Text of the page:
This incredible rifle is easily among the finest Hawken rifles in existence and is arguably the finest. It is coin silver mounted with "Kentucky rifle" style furniture unlike the more common later Hawken rifles and has been identified as inscribed for riverboat captain and owner George W. Atchison in St. Louis in 1836. The rifle is covered in the April 1981 issue of "Muzzle Blasts" and also featured in "America: the Men and Their Guns that Made Her Great." As laid out in the included documentation, the rifle was later owned by E.R. Butterworth beginning in 1870s and remained in the Butterworth family until 2017. The family loaned it to the Cody Firearms Museum at the Buffalo Bill Historical Center. The museum display board headlined "THE FINEST HAWKEN RIFLE" is included. The rifle has seven groove rifling, a gold band at the muzzle, a dovetailed blade front sight, dovetailed buckhorn rear sight, "J. & S. Hawken" signed in a silver panel on top of the barrel between the rear sight and breech, light floral engraving at the breech, additional gold bands on the breech plug, a long upper tang that reaches back almost to the comb and has floral engraving, a scroll and bird engraved lock signed "JAS GOLCHER/WARRANTED" (a rather unusual "shotgun" style of lock uncommon but not unknown on Hawken rifles) secured by a screw into the breech plate rather than cross screws entering from the left flat, an adjustable single set trigger (again uncommon), a half-length stock with checkered wrist, fairly low and long cheekpiece, engraved silver furniture and inlays, a horn inlay around one of the silver accents, and six pearl inlays on the left side. The engraved and pierced four-piece patch box is the well-known "National Road" pattern, and includes an important detail relevant for Captain Atchison: an anchor on the finial. The designs on the left stock flat include an arrow piercing two hearts and a six-pointed star. The comb plate also has a heart shaped piercing among the designs, and the toe plate has two additional heart shaped piercings suggesting romance may have been related to the presentation or purchase of this rifle. The most important piece of silver is of course the cheekpiece inlay which is inscribed "G. W. Atchison/St Louis/1836." The rifle is pictured and discussed on pages 30-31 of "America: The Men and Their Guns that Made Her Great" edited by Boddington in "The Hawken Saga" chapter by Ressell. The text reads: "Captain George W. Atchison was one of the pioneer boatmen of the upper Mississippi river. His name is listed in the St. Louis directories from the 1830's through the 1850s'. As was the common practice in the riverboat business, the captain of a boat was often her designer and builder, so we find many prosperous and influential men in the position of riverboat captains in the early years of the most essential business of water commerce. . .Atchison's rifle was a magnificent silver-mounted half-stock J. & S. Hawken rifle bearing a cheekpiece inlay engraved 'G. W. Atchison St. Louis 1836.' This remnant of the middle fur trade era attests to the fact that either the 'Hawken's' reputation made it a worthwhile item to give as a gift or that the owner thought enough of its reputation to outfit himself with the very best. This fancy piece probably never saw more exciting adventure than sporting use up and down the riverbanks of the mighty Mississippi." Note: the book has the photo of this rifle and the Moses White Hawken accidentally switched at the top of the pages. "Genesis of Steam Navigation on Western Rivers" by George Byron Merrick and William R. Tibbals notes: "The Atchison brothers, George W., Joseph, and Pierce, were also prominent in steamboat circles during the forties and fifties. They were Kentuckians, coming to the upper river from the Ohio. Joseph died in 1850 of cholera, on board his boat, the ‘Highland Mary,’ This disease raged that season the length of the river, claiming hundreds of victims, principally among the deck passengers. The dead were taken ashore and buried in shallow graves on the islands, from which they were torn at the first "rise" of the river and seen no more. The remaining Atchison brothers transferred their business to the Missouri soon after this calamity, taking the ‘Highland Mary’ with them.” The authors also list: “Atchison, George W. 1836 capt.’Dubuque,’ at Dubuque; 1839 capt. ‘Glaucus;’ 1842 capt. ‘Amaranth.’ During his river service he built and owned, wholly or in part, ‘Irene,’ ‘Ione,’ ‘Glaucus,’ ‘Governor Dodge,’ ‘Amaranth,’ and ‘Missouri Belle.’ Atchison, Joseph. 1845-47 capt. and owner ‘Lynx;’ 1848-50 capt. and owner ‘Highland Mary;’ died 1850 of cholera, on board his boat. Atchison, Mark. 1842 capt. ‘Ohio,’ at Galena. Atchison, Pierce. 1845 capt. ‘Fortune;’ 1855 capt. ‘Golden Era;’ died at St. Louis, 1855 or 1856. Atchison, W. H. 1847 capt. ‘Kentucky,’ at Dubuque.” "Notes on G.W. Atchison, steamboat captain" from N.D. Rossbacher are included with the rifle and contain printed "clippings" of various newspaper articles and other sources referencing Captain Atchison. The details of the life of Captain George W. Atchison vary depending on the source examined in part due to confusion due to what appears to have been at least two or three men by that name active in the region in the 1830s-1850s as well as some variations in the spelling of the surname such as “Atcherson.” Regardless of his specific life details, Captain George W. Atchison was a pioneering figure in river traffic on the Mississippi and Missouri. He was the captain and owner of multiple steamboats in the 1830s-1850s, many of which sunk or were destroyed. His steamer Aramanth appears to have been the inspiration for an unlucky steamboat by the same name in Mark Twain's famous book "The Gilded Age." Some sources indicate he was already the partial owner of the steamboat Winnebago in 1830 alongside Joseph Throckmorton while others indicate he came to Fort Armstrong on Rock Island the following year as a soldier from the East and then participated in the Black Hawk War and joined the. In that war, Captain Joseph Throckmorton's other new steamer Warrior was pressed into service by the military and used to decimate the Sauk and Mesquakie at the Battle of Bad Axe as they attempted to flee across the river back into Iowa. The included pages from “Gould’s History of River Navigation” from 1889 lists “Captain George W. Atcherson” as “one of the pioneer boatmen on the Upper Mississippi. While not the first, he was early engaged in the navigation of steamboats. The Winnebago came out in 1830, in which he was interested with Captain Throckmorton, and continued to run her on the Upper Mississippi for several years. He had three brothers, John, Mark and Samuel, all of whom were engaged on the river at later periods and under his influence and assistance. His only child, George N., also followed the river as the only profession he ever engaged in, but died before his ability as a boatman was developed. The father was not a fast practical boatman, although an excellent builder and built several of the best boats then afloat. In fact, the Irene, the Ione, the Glaucus, the Governor Dodge, the Amaranthe and before these, the Missouri Belle, are all names that will revive pleasant recollections in the minds of many travelers on Western waters in the earlier years of steam navigation. Captain Atcherson often commanded his own boats and was one of the most genial and attentive masters to his passengers that was then on the river and even up to the present day but few boats are more popular than were Captain G. W. Atcherson’s.” The Davenport Democrat Gazette on March 30 (copy included) and the Rock Island Argus on March 31, 1888, in articles titled “Entered Port Eternal” provide similar details of his life but also contradict one another in terms of when and where he died. The Gazette indicates he died on his farm in Missouri “a few years ago” indicating his death was prior to 1888 while the Argus states both that he “died at New Orleans the first of the week” and says he died on his farm in Missouri later in the article. Further confusing matters, the Newton Daily Republican in an included article from April 6, 1888, indicates he had died around that time. The more detailed Gazette article indicates he was from Vermont, enlisted in the Army in 1830 and was stationed at Fort Armstrong in 1831, was discharged due to disability following the Black Hawk War and immediately entered the river trade. The Argus indicates he entered the trade “when he came from St. Louis as clerk on the steamer Winnebago, which arrived at Fort Armstrong with supplies in the fall of 1832.” The articles then detail the loss of several of his steamboats in various accidents in the 1830s-1850s. In the winter of 1834-1835, he is listed as having built the Belle of Missouri which sank on its first voyage south after a collision with another steamboat. The George Collier, built in 1835 could not pass through the locks at Louisville, Kentucky. In 1838, his steamer Governor Dodge sank at island 21 in its first year. The Corsican sunk near Baton Rouge. He sold the Glaucus and Ione, which were built for the upper river trade, to Captain Spencer Field. Atchison ran two steamers named Amaranth in the Missouri and New Orleans trade. The first was launched in 1841 and sunk in 1842. His steamer Missouri burn up at St. Louis in 1851. In 1853, he built the Belfast which he sold to Captain James Goslee and the boat later sunk at Tompkin's Bend. He also owned 20 lots from the original survey of Davenport, Iowa, which he sold to local fur traders and land speculators Antoine Le Claire and George Davenport. Despite the articles reporting he retired to a farm in Missouri in 1853, he appears to have remained active for at least a few more years based on an included advertisement listing him as the master of the Belfast running from New Orleans to St. Louis and Cairo in 1856. While the loss of so many vessels may seem surprising, the rivers and steamboats were dangerous. Accidents, many deadly, were very common on the Mississippi in the 19th century. The river was shallower and less predictable in many stretches than it is today and mechanical issues also led to steamboats going up in flames or even exploding. The high profits, even with the risk of losing steamboats, crew members, and passengers, kept men like Atchison active. St. Louis was the main entrepot of the river trade along both the upper Mississippi and the Missouri River. The traffic on the upper Mississippi brought finished goods from St. Louis upriver through the Rock Island Rapids near our facility to Galena and returned downriver with primarily "raw" goods, including lead, furs, crops, and livestock. There was also traffic on the lower river between St. Louis and New Orleans. Steamboat captains were important local figures and held a lot of sway within local commerce. Their steamboats considerably improved river traffic, especially going upstream, compared to earlier wind and man powered vessels, but as Atchison's life demonstrates, it was not without its dangers. The heart elements on the rifle suggested a romantic connection and some digging through Atchison family genealogy resources does identify a George Washington Atchison of Jefferson County, Illinois, southeast of St. Louis (b. in Georgia c. 1808 - d. December 14, 1888) as marrying his first wife, Mary Stanley, in or around 1836, but these details do not appear to align with the period newspaper articles which suggested he died in March of 1888 or prior. This fantastic rifle would have certainly been an excellent gift for the groom. The same man appears in records as volunteering for military service in Jefferson County, Illinois, during the Black Hawk War in 1832. Another "G.W. Atchison" is buried in St. Louis and listed as living 1817-1851 further confusing matters. Regardless of the specifics of Captain G.W. Atchison's personal life, he clearly led an eventful life as a riverboat captain operating multiple steamboats up and down the Mississippi River as well as the Missouri River, and all of the sources agree upon that. Even without any connection to this interesting historical figure, this rifle is easily one of the most valuable Hawken rifles extant. Its extensive embellishment alone would make it one of the most ornate rifles to ever come out of the Hawken brothers' shop in St. Louis, if not the most ornate, making it one of the most desirable Hawken rifles in existence alongside those of famous western figures like Kit Carson and Jim Bridger. Add to that the inscription and the fact that this rifle is one of the earliest dated Hawken rifles, and you have an incredibly scarce and desirable historical artifact.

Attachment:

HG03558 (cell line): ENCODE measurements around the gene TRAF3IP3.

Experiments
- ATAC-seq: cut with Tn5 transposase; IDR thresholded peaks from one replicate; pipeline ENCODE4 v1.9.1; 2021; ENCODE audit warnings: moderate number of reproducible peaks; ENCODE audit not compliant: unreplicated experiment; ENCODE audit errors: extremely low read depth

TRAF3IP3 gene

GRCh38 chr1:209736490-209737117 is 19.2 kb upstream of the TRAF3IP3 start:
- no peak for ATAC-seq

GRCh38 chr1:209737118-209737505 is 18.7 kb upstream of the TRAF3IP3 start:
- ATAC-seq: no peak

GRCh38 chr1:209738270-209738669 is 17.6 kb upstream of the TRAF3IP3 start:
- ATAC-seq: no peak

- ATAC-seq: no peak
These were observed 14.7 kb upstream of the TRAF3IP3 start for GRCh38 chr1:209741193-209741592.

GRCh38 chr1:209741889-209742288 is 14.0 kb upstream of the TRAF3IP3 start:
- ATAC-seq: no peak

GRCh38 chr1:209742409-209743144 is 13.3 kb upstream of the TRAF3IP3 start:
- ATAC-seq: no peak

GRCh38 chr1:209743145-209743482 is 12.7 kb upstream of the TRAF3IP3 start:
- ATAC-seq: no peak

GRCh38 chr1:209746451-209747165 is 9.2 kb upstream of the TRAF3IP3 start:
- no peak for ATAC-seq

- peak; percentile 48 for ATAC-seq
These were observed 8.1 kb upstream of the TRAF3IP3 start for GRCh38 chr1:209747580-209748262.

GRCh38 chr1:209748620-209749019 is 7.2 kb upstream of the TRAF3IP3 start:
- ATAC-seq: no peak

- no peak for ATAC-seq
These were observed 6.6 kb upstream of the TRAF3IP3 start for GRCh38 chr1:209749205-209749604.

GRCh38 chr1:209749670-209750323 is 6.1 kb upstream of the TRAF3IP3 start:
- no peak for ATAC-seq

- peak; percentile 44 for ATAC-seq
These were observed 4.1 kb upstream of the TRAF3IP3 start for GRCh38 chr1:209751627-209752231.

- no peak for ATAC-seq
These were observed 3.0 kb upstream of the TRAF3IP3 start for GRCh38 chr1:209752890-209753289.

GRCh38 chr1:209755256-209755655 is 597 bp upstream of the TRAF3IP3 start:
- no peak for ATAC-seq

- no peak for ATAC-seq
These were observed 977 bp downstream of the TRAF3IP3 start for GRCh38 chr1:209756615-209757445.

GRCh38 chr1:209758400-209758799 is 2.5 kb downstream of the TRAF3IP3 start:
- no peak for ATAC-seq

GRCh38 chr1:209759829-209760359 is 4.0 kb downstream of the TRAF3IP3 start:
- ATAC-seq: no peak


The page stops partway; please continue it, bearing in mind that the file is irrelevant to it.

Rating Definition:

Fine. The silver furniture, inscription panel, and inlays/plates display very attractive aged patina throughout with some areas turned a dark blue. The gold bands remain bright with some slight loss on the lower flats at the muzzle. The barrel displays a plum brown patina overall and has some vice/tool marks and mild overall wear. The blued rear sight has one of the "buckhorns" partially broken off. The upper tang has traces of an old blued finish and distinct engraving. The lock has dark patina, crisp engraving and markings, and traces of original case colors. The lead pearl inlay on the cheekpiece and the horn inlay on the bottom of the butt have minor cracks but the inlays remain complete. There is an old repaired chip at the front of the lock backed with cloth and a crack across the front of left flat, but the stock is otherwise fine and has some subtle figure mainly in the forend, areas of dark varnish, a small chip at the heel on the right, slight slivers absent at some edges, partially hand-worn checkering, and general mild wear. The lock and set trigger remain mechanically fine. This is arguably the finest Hawken rifle ever known and is also one of the earliest dated examples making it especially desirable. The fact that it is tied to an interesting riverboat captain in the early days of steam navigation on the country's biggest river, and you have an irreplaceable historic firearm worthy of the most advanced museum or elite private collection. This is sure to be a rifle treasured for many years to come.